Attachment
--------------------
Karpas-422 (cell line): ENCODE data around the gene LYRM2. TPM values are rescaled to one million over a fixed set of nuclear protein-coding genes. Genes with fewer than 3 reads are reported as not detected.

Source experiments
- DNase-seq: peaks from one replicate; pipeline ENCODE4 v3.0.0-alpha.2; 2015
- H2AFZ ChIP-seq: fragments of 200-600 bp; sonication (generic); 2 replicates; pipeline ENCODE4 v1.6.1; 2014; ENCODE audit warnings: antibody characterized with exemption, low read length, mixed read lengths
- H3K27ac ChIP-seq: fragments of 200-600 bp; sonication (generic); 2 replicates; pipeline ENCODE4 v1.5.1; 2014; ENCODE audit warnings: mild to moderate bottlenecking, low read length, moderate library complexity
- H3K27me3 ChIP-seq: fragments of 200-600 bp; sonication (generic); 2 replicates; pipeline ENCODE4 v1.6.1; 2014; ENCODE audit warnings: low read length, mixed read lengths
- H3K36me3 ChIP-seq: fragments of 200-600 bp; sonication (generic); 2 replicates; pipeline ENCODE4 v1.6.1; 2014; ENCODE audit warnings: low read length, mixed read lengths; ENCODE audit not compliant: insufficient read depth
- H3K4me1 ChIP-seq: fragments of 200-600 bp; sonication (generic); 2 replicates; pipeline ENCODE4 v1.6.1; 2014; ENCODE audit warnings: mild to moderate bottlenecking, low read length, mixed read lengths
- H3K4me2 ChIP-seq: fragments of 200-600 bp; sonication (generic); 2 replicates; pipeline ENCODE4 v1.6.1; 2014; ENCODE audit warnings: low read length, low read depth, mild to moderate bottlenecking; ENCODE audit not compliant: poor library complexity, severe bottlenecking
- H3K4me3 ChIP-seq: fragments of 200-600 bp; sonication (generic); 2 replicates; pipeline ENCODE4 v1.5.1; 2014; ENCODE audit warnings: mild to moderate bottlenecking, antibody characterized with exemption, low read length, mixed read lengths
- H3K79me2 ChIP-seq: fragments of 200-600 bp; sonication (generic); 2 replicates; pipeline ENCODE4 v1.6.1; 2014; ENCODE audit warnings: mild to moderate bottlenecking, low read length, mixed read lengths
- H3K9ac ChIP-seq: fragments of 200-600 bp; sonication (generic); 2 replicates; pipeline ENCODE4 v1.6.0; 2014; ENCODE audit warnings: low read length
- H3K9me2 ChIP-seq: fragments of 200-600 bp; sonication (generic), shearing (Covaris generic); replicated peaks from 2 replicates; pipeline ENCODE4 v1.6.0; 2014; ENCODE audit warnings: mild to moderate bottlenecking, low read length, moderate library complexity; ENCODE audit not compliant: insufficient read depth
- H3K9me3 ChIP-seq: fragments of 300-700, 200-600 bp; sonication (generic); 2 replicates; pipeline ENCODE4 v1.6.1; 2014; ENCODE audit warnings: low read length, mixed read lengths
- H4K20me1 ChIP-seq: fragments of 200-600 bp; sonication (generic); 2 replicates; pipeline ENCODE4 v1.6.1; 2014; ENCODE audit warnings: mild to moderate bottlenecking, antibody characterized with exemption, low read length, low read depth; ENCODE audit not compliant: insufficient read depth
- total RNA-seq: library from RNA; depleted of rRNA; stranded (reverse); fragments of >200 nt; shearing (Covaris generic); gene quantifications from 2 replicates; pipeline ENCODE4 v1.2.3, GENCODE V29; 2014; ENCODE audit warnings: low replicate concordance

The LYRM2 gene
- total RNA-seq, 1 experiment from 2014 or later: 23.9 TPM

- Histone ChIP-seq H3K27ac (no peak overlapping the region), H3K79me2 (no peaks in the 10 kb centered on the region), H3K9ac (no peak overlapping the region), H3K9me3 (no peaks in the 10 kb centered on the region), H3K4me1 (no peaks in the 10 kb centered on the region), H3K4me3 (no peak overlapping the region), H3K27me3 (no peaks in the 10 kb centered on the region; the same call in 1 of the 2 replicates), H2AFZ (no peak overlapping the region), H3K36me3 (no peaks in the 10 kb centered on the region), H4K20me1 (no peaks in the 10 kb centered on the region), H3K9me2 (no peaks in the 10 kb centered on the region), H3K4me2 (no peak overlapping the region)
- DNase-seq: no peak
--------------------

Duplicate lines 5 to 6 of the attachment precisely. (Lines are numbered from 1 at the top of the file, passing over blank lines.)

- H3K27ac ChIP-seq: fragments of 200-600 bp; sonication (generic); 2 replicates; pipeline ENCODE4 v1.5.1; 2014; ENCODE audit warnings: mild to moderate bottlenecking, low read length, moderate library complexity
- H3K27me3 ChIP-seq: fragments of 200-600 bp; sonication (generic); 2 replicates; pipeline ENCODE4 v1.6.1; 2014; ENCODE audit warnings: low read length, mixed read lengths